Four-drug intracavernous therapy for impotence due to corporeal veno- occlusive dysfunction

F. Montorsi, G. Guazzoni, F. Bergamaschi, L. Ferini-Strambi, L. Barbieri, P. Rigatti

Research output: Contribution to journalArticlepeer-review

Abstract

Although veno-occlusive dysfunction is a frequent cause of impotence, a definitive therapeutic strategy has not yet been clearly defined. A total of 56 patients with corporeal veno-occlusive dysfunction diagnosed by dynamic infusion cavernosometry-cavernosography (flow to maintain erection greater than 10 ml. per minute and rate of corporeal pressure decrease after interruption of intracavernous infusion greater than 50 mm. Hg for 30 seconds) not considered suitable candidates for surgery underwent self- injection therapy. A vasoactive mixture composed of 12.1 mg./ml. papaverine hydrochloride, 10.1 μgm./ml. prostaglandin E1, 1.01 mg./ml. phentolamine mesylate and 0.15 mg./ml. atropine sulfate was used. After dose titration of the drug mixture 54 patients (95%) were able to obtain sustained rigid erections that guaranteed satisfactory sexual activity. Mean (plus or minus standard error of mean) volume of injected mixture was 0.42 ± 0.09 ml. (range 0.25 to 0.90 ml.). Four patients (7%) reported transient hypotension that did not recur after the application of a penile rubber band before injection. At a mean followup of 16 months 6 patients (11%) discontinued use of injections, 37 (69%) were satisfied and using the mixture, and 11 (20%) maintained rigid erections using a lower than initial dose. No major complications were encountered. The association of drugs with different mechanisms of action caused a synergism that potentiated the therapeutic activity and reduced side effects by decreasing the total drug dose.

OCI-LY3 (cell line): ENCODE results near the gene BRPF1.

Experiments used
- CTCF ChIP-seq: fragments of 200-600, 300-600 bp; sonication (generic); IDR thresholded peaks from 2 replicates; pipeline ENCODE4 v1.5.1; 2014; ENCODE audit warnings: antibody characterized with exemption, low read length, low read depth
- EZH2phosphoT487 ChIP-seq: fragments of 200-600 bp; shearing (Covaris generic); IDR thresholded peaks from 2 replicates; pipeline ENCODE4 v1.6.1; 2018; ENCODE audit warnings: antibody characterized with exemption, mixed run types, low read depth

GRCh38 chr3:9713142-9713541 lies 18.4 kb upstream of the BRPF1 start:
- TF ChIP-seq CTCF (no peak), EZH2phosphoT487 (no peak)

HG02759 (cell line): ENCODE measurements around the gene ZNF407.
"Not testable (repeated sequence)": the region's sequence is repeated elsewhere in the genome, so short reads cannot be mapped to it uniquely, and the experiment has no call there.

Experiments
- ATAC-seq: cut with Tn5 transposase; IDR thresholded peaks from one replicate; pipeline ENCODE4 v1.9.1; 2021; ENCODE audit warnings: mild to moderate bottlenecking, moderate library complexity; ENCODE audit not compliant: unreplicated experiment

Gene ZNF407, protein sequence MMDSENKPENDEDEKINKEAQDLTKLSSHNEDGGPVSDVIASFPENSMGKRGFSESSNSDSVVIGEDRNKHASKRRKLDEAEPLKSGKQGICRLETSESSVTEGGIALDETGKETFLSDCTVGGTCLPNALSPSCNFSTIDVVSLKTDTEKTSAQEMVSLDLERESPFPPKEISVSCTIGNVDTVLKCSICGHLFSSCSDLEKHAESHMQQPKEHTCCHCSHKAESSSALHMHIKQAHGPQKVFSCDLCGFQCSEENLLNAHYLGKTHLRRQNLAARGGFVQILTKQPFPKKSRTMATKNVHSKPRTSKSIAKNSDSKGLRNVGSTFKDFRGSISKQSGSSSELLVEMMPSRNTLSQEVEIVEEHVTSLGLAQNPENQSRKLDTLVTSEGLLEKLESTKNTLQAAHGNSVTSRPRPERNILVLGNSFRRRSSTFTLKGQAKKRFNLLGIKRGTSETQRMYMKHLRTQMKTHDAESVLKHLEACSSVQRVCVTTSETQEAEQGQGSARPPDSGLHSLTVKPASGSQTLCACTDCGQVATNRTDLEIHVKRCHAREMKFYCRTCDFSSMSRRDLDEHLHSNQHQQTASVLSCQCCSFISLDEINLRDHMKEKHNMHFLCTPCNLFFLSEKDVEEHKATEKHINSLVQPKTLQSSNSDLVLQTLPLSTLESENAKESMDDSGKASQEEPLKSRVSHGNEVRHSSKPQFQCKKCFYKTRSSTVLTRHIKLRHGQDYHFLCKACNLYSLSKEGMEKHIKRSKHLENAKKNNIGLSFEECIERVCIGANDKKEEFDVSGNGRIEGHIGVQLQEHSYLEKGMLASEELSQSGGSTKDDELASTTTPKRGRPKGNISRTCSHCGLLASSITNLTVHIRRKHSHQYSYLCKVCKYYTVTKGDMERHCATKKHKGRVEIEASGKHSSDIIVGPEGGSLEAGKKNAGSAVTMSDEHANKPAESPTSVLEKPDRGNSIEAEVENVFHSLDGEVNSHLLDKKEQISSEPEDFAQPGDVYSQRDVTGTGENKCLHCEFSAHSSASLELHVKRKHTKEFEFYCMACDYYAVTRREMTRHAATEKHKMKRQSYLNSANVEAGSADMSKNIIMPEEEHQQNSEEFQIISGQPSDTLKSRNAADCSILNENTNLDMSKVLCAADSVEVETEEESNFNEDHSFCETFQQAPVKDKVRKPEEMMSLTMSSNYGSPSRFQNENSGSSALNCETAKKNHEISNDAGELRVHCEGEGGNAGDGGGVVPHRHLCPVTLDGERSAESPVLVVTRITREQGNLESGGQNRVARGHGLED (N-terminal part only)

Original languageEnglish
Pages (from-to)1291-1295
Number of pages5
JournalJournal of Urology
Volume149
Issue number5 SUPPL.
Publication statusPublished - 1993

Keywords

  • alprostadil
  • atropine
  • impotence
  • papaverine
  • phentolamine

ASJC Scopus subject areas

  • Urology

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